OPINION: I’m 70 years old and I live in Ballpark. Homelessness is never far for me.

I am a retired librarian and a Denver native. The specter of homelessness is always with me, even though I have worked most of my life.

Susan Dean peeks over the railing of her apartment's top story. (Kevin J. Beaty/Denverite)susan dean; oped; kevinjbeaty; denverite; denver; colorado; kevinjbeaty;
Susan Dean peeks over the railing of her apartment's top story. (Kevin J. Beaty/Denverite) susan dean; oped; kevinjbeaty; denverite; denver; colorado; kevinjbeaty;
Susan Dean peeks over the railing of her apartment’s top story. (Kevin J. Beaty/Denverite)

We recently received a call from a resident of the Ballpark neighborhood. She wanted to respond to comments previously published in Denverite about homelessness following an assault reported in her area.

By Susan Dean

Many people, especially new residents, have complained about Denver’s homeless, but few seem aware either of the complex causes of the problem or of the potential for a massive expansion of that population within a few years.

I am a retired librarian and a Denver native whose family has lived here for nearly a hundred years. The specter of homelessness is always with me, even though I have worked most of my life. My retirement funds were swallowed up by medical bills for illness and an injury. I was terminated from my last position for a workplace injury that has left me in chronic pain. I now live entirely on Social Security.

What does that mean? 

It means that activities most people take for granted are out of the question for me. I never go out for a meal or for coffee or to a movie unless my generous friends take me. It means I can’t afford a car, so shopping — or going anywhere with Denver’s inadequate public transportation system — is difficult unless friends take me. It means that, no matter how carefully I budget, I can have no money at all in the week before my next payment. Some residents of my building receive surplus food packages, and I am often dependent on the items they do not want and place in the building’s free box. I was thrilled to find two large boxes of corn flakes there a few days ago. My income is “too high” to get those packages myself. 

Susan Dean's reading material. (Kevin J. Beaty/Denverite) susan dean; oped; kevinjbeaty; denverite; denver; colorado; kevinjbeaty;
Susan Dean’s reading material. (Kevin J. Beaty/Denverite)

It means that I am absolutely dependent on Section 8 housing for a place to live. My building was low-income senior housing for over 40 years, but that recently changed, and most of the units became market-rate apartments. Now those of us who still have Section 8 vouchers are being encouraged to seek other housing because of possible serious structural issues in the building. We are being given help in negotiating this process, but it can take two to three years to reach the top of a Section 8 waiting list. There is no guarantee that I will find a new home before leaving becomes unavoidable.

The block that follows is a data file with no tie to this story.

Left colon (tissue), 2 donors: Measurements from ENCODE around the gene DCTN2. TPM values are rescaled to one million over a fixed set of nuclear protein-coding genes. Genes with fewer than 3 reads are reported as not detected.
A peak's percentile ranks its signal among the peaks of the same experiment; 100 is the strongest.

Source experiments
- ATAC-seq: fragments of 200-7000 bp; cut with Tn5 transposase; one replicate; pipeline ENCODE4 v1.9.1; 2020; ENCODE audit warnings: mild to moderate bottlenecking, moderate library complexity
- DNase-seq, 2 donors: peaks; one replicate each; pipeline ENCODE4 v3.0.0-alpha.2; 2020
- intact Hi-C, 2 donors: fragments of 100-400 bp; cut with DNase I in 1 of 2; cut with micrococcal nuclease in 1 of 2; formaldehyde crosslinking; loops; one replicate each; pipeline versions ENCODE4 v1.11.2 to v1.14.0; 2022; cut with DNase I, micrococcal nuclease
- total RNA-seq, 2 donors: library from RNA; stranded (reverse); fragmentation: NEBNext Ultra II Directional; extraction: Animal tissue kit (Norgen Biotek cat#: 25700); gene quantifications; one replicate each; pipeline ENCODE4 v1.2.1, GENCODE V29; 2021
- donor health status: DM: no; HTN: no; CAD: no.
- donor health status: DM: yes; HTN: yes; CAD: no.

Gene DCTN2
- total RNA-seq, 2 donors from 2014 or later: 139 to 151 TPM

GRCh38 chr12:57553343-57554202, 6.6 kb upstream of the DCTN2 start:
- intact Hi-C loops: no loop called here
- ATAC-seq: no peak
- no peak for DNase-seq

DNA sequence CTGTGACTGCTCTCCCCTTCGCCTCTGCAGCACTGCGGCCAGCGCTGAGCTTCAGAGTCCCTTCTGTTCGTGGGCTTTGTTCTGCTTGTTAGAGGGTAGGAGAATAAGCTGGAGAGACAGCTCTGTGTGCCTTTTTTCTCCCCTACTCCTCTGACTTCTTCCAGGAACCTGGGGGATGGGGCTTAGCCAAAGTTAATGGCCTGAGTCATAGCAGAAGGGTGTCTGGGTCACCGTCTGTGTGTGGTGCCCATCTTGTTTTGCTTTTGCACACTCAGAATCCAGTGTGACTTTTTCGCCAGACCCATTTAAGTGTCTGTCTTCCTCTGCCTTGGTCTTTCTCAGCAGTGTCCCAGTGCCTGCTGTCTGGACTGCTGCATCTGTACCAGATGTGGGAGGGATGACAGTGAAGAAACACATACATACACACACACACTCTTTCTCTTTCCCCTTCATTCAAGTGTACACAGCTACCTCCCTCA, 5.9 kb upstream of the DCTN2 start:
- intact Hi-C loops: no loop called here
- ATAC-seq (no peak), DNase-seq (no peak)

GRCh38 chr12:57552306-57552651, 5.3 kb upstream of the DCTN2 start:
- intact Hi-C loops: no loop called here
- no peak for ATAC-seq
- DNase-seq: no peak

Living on Social Security means that I can’t receive the health care I need.  Although I have Medicare, my income is too high for Medicaid. Medicare does not cover dentistry, and I desperately need major dental work. I also can’t afford treatment that would make my chronic pain more bearable; the co-pay is simply beyond my resources. I pay a $104.90 Medicare premium every month. My income is too high to have that premium waived as it is for lower-income recipients. I have had to change doctors nearly every year as the co-pays for Medicare Supplement plans keep rising. I’m lucky to have had the same doctor for the last two years, but my plan’s co-pays are tripling for 2017. I will need to either find a new plan and physician or pay three times as much for basic services.  And, of course, there was no Social Security COLA (cost of living adjustment) this year, and there will be none next year.

Susan Dean. (Kevin J. Beaty/Denverite) susan dean; oped; kevinjbeaty; denverite; denver; colorado; kevinjbeaty;
A view of Coors Field. (Kevin J. Beaty/Denverite)

The neighborhood now known as Coors Field was Denver’s skid row for many decades. Because the land was inexpensive, a number of low-income apartments were built here starting in the 1970s. Unfortunately, the neighborhood is now the center of luxurious new developments created largely to serve a well-off population of new residents from other states. People who have lived here for many years are being forced to find new housing, a virtually impossible task given our incomes. To make the problem worse, high-priced new development is not being offset by the creation of low-income housing elsewhere in the city. New residents who complain about the homeless in Denver need to realize the extent to which they are contributing to the problem.

Contrary to public perception, homelessness is not always the result of laziness, addiction or weakness of character.  It can happen to anyone, and an illness, job loss or injury can set even the most seemingly secure individual on the road to poverty.  Because the senior population is expected to double in the next decades and because so many of those facing retirement in the near future lost significant portions of their pension savings in the last recession, Denver — and the country as a whole — may soon see a large influx of elderly homeless on its streets. How we are treated — whether with compassion and practical help or with insults and vilification — will say a great deal about the moral standards of our country.